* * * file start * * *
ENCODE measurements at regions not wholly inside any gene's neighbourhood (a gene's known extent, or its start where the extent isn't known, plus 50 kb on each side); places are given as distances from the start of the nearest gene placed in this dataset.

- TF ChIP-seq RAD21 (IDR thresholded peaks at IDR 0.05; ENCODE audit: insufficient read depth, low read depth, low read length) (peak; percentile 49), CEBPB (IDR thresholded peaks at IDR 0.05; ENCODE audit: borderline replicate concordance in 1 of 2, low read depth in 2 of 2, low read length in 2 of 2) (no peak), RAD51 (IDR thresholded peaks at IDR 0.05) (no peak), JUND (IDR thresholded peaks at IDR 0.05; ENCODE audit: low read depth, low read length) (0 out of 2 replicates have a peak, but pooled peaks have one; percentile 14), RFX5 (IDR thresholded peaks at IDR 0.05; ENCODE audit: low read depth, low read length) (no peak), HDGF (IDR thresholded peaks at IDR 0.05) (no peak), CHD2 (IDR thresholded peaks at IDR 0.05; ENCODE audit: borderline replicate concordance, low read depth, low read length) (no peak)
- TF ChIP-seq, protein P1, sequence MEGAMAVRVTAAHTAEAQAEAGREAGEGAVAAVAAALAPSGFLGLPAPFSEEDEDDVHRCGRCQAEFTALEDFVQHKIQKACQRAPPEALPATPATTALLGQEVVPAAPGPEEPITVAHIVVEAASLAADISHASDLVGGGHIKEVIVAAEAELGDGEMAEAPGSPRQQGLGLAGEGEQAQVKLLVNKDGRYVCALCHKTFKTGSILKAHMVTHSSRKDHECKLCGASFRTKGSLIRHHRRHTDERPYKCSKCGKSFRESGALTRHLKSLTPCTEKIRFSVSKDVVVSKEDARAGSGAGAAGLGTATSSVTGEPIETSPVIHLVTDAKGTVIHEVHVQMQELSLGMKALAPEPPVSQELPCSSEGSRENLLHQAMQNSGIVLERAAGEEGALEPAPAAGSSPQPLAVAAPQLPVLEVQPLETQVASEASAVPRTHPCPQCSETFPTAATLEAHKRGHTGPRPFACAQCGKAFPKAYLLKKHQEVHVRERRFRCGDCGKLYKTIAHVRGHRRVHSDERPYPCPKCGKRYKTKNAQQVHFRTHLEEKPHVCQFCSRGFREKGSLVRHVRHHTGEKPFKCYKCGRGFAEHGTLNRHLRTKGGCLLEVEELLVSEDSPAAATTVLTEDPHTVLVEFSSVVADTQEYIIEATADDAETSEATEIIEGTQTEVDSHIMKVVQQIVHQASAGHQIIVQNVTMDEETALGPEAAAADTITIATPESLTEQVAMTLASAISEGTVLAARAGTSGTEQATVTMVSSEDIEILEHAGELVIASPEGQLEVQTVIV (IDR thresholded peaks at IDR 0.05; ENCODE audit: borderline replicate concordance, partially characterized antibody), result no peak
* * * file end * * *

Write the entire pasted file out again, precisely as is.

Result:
ENCODE measurements at regions not wholly inside any gene's neighbourhood (a gene's known extent, or its start where the extent isn't known, plus 50 kb on each side); places are given as distances from the start of the nearest gene placed in this dataset.

- TF ChIP-seq RAD21 (IDR thresholded peaks at IDR 0.05; ENCODE audit: insufficient read depth, low read depth, low read length) (peak; percentile 49), CEBPB (IDR thresholded peaks at IDR 0.05; ENCODE audit: borderline replicate concordance in 1 of 2, low read depth in 2 of 2, low read length in 2 of 2) (no peak), RAD51 (IDR thresholded peaks at IDR 0.05) (no peak), JUND (IDR thresholded peaks at IDR 0.05; ENCODE audit: low read depth, low read length) (0 out of 2 replicates have a peak, but pooled peaks have one; percentile 14), RFX5 (IDR thresholded peaks at IDR 0.05; ENCODE audit: low read depth, low read length) (no peak), HDGF (IDR thresholded peaks at IDR 0.05) (no peak), CHD2 (IDR thresholded peaks at IDR 0.05; ENCODE audit: borderline replicate concordance, low read depth, low read length) (no peak)
- TF ChIP-seq, protein P1, sequence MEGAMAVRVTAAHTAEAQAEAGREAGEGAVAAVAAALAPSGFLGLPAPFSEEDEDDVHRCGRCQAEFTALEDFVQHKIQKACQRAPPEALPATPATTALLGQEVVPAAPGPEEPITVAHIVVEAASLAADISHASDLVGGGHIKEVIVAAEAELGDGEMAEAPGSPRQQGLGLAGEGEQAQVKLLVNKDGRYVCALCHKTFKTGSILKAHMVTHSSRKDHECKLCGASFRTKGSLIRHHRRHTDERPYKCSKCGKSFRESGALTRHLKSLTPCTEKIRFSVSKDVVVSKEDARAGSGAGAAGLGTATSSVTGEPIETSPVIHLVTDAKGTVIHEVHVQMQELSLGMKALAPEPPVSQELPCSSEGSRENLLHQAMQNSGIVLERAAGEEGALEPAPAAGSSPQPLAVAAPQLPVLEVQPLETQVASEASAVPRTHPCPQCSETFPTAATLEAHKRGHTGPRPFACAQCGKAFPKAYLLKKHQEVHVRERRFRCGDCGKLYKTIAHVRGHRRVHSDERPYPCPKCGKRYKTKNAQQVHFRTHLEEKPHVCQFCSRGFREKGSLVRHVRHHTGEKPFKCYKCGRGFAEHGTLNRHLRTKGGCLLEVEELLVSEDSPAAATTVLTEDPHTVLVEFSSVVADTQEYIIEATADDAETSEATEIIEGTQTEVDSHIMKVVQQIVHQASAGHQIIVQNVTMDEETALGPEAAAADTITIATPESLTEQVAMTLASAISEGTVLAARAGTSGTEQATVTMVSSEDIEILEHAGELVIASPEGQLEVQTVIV (IDR thresholded peaks at IDR 0.05; ENCODE audit: borderline replicate concordance, partially characterized antibody), result no peak